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In Bosnia, a Street Divided Sums Up Woes


SARAJEVO, Bosnia-Herzegovina — Nowhere is the line that divides the two halves of Bosnia narrower than here, in the scarred and depressing housing complex of Sarajevo's Dobrinja suburb.

Serbs can stand on one side of a 20-foot-wide street and look at, even talk to, Muslims standing on the other side. And they did that, until an incident six weeks ago left a couple of people beaten up and shot.

Today, more than a week after national elections designed to bring the country together, the Bosnia-Herzegovina that one sees in Dobrinja seems as divided as ever.

Jelena, 12, in a green L.A. Lakers jacket, scurries down the Bosnian Serb side of the street of separation in Dobrinja. "They [Muslims] hang out here, but we just pass and don't look at them," she says. "My parents told me not to go on the other side. I was told not to talk to them."

A short distance away, on the Muslim-Croat side, Alen, also 12, is playing in a new playground built with American donations. "Sometimes Serbian kids come over here and we play," he says. "But I don't go over there. It's a little scary."

Dobrinja may be Bosnia's best example of Muslims and Serbs who insist on separation, even when across the street from one another. And as the elections showed, the same ethnic-based nationalist parties that waged war and advocated segregation have received resounding votes of confidence from a beleaguered population.

But even as Bosnia seems doomed to a cycle of conflict, international mediators and some Bosnians try to salvage positive signs.

New, joint governmental institutions will be formed, although no one really knows how they'll work. A legitimized opposition has its foot in the door, although the door could slam fast. Very tentative ties between Sarajevo and Belgrade, the capitals of Bosnia and the rump Yugoslavia respectively, are being created.

Still, the united, multiethnic Bosnia envisioned in the U.S.-brokered Dayton, Ohio, peace accord may be dead.

Moreover, the presence of international, and especially U.S., military and civilian forces seems more likely, perhaps more essential, than ever to prevent a fragile shell from falling apart.

Can Bosnia's postwar government, elected Sept. 14, really function?

"Over time, with major problems, and with sustained involvement and pressure by the international community, yes," answered Carl Bildt, the senior civilian in charge of executing the Dayton accord. "Immediately, if we leave, no. . . . If power-sharing does not work this time in Bosnia, peace and the unity of the country [are] at risk."

By holding elections when the country was generally not ready and bloodshed was so fresh in people's minds, the international custodians of Bosnia took a huge gamble. They sacrificed freedom of movement, which did not exist on election day, and their own credibility on a bet that the institutions will somehow begin to bring the fractions of the country together.

Under a new constitution framed within the Dayton accord, voters chose a three-person presidency composed of a Muslim, a Serb and a Croat, and a 42-member national assembly evenly divided among the three groups. Each "entity"-- the Muslim-Croat federation and the Bosnian Serb republic (Republika Srpska)--chose its separate parliament.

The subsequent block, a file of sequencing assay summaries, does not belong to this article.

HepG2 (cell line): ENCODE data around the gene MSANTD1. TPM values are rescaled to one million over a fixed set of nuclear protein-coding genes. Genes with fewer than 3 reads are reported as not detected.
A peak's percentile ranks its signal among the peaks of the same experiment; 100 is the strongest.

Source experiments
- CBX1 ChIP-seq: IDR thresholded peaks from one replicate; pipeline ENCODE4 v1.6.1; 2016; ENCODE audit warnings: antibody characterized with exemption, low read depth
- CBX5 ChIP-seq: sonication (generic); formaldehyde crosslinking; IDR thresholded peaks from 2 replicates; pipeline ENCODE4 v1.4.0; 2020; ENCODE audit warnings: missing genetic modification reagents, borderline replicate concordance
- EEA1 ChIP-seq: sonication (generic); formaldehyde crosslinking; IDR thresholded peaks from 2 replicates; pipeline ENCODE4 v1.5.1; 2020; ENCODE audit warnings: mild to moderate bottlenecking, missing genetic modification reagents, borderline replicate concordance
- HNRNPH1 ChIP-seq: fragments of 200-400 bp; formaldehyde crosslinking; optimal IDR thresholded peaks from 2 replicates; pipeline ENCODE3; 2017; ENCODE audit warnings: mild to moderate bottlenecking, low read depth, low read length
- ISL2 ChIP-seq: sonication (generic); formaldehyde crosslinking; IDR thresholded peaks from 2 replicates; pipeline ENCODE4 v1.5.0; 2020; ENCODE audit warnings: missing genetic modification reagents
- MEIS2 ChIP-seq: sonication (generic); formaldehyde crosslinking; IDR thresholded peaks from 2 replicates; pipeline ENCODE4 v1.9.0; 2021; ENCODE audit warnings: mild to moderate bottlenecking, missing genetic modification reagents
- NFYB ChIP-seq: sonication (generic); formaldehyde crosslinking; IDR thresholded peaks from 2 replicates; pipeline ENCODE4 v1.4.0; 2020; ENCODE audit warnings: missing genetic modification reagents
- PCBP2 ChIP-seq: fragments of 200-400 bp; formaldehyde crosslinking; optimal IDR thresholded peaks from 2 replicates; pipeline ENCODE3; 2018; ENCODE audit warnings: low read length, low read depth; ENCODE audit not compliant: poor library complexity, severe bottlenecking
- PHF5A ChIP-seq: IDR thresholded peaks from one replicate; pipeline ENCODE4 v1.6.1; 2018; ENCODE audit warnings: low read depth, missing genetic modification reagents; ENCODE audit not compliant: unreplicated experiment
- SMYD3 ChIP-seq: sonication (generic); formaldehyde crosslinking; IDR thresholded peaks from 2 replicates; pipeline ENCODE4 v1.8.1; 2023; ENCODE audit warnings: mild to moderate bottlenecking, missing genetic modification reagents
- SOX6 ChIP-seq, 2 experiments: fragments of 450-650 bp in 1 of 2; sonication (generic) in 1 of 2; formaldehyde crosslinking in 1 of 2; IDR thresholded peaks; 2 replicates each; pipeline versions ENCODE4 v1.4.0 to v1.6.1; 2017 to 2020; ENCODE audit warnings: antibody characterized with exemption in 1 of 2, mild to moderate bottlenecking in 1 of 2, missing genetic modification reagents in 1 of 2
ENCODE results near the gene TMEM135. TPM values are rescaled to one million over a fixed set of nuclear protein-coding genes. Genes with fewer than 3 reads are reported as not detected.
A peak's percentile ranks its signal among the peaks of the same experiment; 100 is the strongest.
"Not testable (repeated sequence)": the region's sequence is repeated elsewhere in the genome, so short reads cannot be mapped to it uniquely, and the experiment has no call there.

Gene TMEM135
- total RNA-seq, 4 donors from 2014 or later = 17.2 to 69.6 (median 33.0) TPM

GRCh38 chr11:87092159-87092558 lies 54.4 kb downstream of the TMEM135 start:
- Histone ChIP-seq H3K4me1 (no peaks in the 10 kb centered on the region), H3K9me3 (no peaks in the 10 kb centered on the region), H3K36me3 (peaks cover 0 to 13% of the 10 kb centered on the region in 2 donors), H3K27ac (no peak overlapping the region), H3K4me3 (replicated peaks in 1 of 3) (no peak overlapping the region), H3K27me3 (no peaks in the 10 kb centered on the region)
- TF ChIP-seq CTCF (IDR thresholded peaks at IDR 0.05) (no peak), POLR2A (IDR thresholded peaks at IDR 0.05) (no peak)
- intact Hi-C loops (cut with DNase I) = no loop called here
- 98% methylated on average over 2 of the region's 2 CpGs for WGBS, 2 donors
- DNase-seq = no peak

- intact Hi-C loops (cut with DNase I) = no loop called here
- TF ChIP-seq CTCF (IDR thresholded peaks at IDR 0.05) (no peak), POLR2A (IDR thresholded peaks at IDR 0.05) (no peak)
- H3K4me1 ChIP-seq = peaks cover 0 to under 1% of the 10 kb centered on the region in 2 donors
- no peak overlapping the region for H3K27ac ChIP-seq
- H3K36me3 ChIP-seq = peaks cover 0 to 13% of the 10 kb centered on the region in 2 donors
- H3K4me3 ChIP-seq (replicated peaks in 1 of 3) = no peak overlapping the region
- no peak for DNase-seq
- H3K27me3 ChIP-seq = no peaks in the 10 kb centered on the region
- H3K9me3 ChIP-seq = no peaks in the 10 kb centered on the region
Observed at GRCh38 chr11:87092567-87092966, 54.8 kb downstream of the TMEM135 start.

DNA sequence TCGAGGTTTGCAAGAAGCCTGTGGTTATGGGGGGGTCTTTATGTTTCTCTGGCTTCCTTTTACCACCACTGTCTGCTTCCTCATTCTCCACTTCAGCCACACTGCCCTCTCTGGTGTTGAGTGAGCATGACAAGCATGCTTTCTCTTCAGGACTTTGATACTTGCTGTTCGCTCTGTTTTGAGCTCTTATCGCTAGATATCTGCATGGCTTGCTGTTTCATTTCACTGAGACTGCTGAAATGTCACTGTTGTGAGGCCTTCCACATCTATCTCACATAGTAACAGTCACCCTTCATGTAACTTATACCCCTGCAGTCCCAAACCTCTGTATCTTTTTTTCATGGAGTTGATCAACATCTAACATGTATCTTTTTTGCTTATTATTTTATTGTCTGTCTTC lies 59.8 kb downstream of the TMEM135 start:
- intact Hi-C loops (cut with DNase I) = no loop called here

Republika Srpska, in addition, elected its own president and vice president, while the federation will have a Muslim president and a Croatian vice president appointed by a "House of Peoples" that in turn will be selected by 10 cantonal assemblies also chosen in the Sept. 14 vote.

In all, there will be 18 national or entity legislative bodies, plus 109 municipal governments.

The 42-member national assembly will also name a six-member "Council of Ministers." This is, in effect, the government, but the Serbs refused to accept that label.

Already, serious differences have emerged that threaten the working of this system. The Bosnian Serb member of the presidency, Momcilo Krajisnik, refuses to go to Sarajevo to meet with his counterparts, as required by the accord. And he is demanding that the chairmanship of the presidency, which went to his Muslim counterpart, be rotated.

"It's going to be pulling teeth and pushing a mule" to make this work, a senior diplomat said.

In fact, as difficult as harnessing the armies and holding elections were, the next two years of nation-building and the search for consensus and cooperation will prove even more daunting, say those charged with the mission.

"We are at the stage where what we are asking them to do really goes to the heart of democracy and reconciliation," said William Montgomery, the Clinton administration's special envoy for implementation of the Dayton pact.

Svetislav Stanojevic--president of Republika Srpska's self-declared Supreme Court, who also oversaw the elections there--said war led to polarization that caused people to hide within their ethnic communities. Repairing that, if possible at all, will take time, he said.

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